ABERDEEN PROVING GROUND, Md. — A team of U.S. civilian engineers and technicians deployed to Afghanistan recently marked one year of solving Soldiers’ technological hurdles.
The U.S. Army Research, Development and Engineering Command Field Assistance in Science and Technology-Center, or RFAST-C, Forward Deployed Prototype Integration Facility provides a platform for its subject matter experts’ knowledge and talents to be translated into battlefield solutions, said Michael Anthony, the team’s director.
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ABERDEEN PROVING GROUND, Md. — Explosives along roadways remain an unrelenting hazard for deployed Soldiers.
U.S. Army engineers have developed a system for detecting possible threats by identifying potential threat locations on unimproved roads.
The Shadow Class Infrared Spectral Sensor-Ground, known as SCISSOR-G, could allow Soldiers on a route clearance patrol to achieve greater standoff ranges during missions, said Jim Hilger, chief of the Signal and Image Processing Branch within the U.S. Army Communications–Electronics Research, Development and Engineering Center’s Night Vision and Electronic Sensors Directorate at Fort Belvoir, Va.
ABERDEEN PROVING GROUND, Md. – U.S. Army officials announced the winners of its greatest inventions competition Sept. 19.
A team of combat veteran non-commissioned officers, as well as U.S. Army Training and Doctrine Command field-grade officers, reviewed and voted for the Army Greatest Inventions of 2011.
Dale Ormond, director of the U.S. Army Research, Development and Engineering Command, commended the scientists and engineers for their efforts to empower, unburden and protect Soldiers.
“The contributions made by these teams promise to improve the well-being of Soldiers and the Army’s capability to contribute to quality of life and our national security,” Ormond said. “All of the nominated inventions demonstrate significant contributions to the warfighter.
ABERDEEN PROVING GROUND, Md. — Because of Aberdeen Proving Ground’s new role as the Army’s hub for science and technology, officials say the installation has the opportunity to become a national leader in science, technology, engineering and math education outreach.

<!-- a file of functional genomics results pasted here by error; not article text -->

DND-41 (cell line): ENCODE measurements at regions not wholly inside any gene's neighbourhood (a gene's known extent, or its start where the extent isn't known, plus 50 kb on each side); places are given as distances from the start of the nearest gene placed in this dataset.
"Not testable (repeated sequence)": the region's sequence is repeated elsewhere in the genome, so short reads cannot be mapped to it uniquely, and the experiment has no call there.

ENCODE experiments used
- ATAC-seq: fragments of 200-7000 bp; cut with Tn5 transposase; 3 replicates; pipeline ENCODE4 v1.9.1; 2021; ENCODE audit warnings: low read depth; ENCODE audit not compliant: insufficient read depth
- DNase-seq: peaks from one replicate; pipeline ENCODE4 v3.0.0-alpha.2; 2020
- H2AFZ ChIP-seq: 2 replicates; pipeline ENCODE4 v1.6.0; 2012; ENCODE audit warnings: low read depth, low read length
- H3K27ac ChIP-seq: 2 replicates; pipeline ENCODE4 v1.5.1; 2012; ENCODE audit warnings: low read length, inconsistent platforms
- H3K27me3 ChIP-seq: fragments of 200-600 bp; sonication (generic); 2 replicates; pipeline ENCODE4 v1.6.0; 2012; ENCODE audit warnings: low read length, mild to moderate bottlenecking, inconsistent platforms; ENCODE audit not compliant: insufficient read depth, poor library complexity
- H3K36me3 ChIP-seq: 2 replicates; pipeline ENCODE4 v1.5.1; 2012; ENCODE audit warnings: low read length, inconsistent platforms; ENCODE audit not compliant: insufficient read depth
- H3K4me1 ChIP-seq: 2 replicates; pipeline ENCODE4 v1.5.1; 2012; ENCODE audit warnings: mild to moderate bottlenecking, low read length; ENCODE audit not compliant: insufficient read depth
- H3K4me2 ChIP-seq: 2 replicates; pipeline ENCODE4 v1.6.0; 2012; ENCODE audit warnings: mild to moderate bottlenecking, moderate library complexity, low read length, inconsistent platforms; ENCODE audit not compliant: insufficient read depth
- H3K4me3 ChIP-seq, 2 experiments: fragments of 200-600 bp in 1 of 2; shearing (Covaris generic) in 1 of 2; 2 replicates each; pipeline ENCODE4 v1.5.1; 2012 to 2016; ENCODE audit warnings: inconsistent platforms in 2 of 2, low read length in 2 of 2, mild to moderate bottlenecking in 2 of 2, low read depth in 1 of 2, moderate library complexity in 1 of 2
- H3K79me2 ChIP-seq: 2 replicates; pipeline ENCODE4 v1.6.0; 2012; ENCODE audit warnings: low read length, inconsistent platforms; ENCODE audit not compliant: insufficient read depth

The thousands of scientists and engineers at Aberdeen Proving Ground, or APG, should spur innovation as the Army promotes interest in science, technology, engineering and mathematics, said Patrick Baker, who recently assumed the newly created position of APG STEM Champion.
ABERDEEN PROVING GROUND, Md. — A recent college graduate moved from Texas to Maryland so he could work with the best scientists in the field of chemical defense.
Brandon Bruey, a chemist with the U.S. Army Research, Development and Engineering Command, said his position allows him the best opportunity to use classroom principles for real-world applications.
ABERDEEN PROVING GROUND, Md. — Command Sgt. Maj. Lebert Beharie, the U.S. Army Research, Development and Engineering Command’s senior noncommissioned officer, returned May 13 from a nine-day mission to Afghanistan.
In an interview with RDECOM public affairs, Beharie discussed how the command is providing the technological edge to Soldiers deployed in support of Operation Enduring Freedom.
What were your objectives during your first visit to Operation Enduring Freedom as RDECOM’s command sergeant major?
“It was two-fold. First, we have folks who are doing great work in harm’s way, supporting the Warfighter. I wanted to pay them a visit, let them know who I am, and talk with them; get their concerns and issues they are dealing with; hear about some of the opportunities they had to support our Warfighter; technologies they were able to help field.
Second, [I wanted] to meet the senior enlisted Soldiers in the battlespace and hear from them how [RDECOM is] doing providing them the resources and technology to fight on the battlefield. That part is just as important. If they don’t know that we’re there or don’t know what value we add, we quickly become low-hanging fruit. As [the Army] ramps down in theater, we become the first to go home. That would be a tragedy to leave the Soldiers without the technology or the connection to the technology that we are able to give from our labs.”
As you talked with the Soldiers and civilians supporting OEF, what support do they need from RDECOM?
“When I was a Warfighter, I did not know what RDECOM provided me. Throughout the [Army Force Generation] process and the re-set process, there was a lot of technology that came my way that we, as a unit, had to integrate into our organization.
It’s the same thing with the Soldiers currently in theater. Some do not know RDECOM existed. They received technology and support from RDECOM, but we need to do better with our strategic communications and getting the word out. Part of my reasoning for going to theater is to get the word out [what] we, as RDECOM, provide and how we can better assist our Soldiers.”
How can RDECOM’s scientists and engineers in the United States do better to provide timely solutions to address these needs?
“I think the lines of communication, the resources that we have, and the reachback capability that we have to our labs, scientists and engineers — I think that is what we need to do better.
Our scientists and engineers are doing a fabulous job supporting our Warfighters. They come to work every day energized. For us to have the reachback from [Soldiers and commanders in] theater, our [Logistics Assistance Representative and Field Service Representatives] help by telling us where the gaps are. [We] fill those gaps in our labs with an emerging technology or [with] equipment we already built to increase capabilities on the battlefield. I think our scientists and engineers are doing a great job.”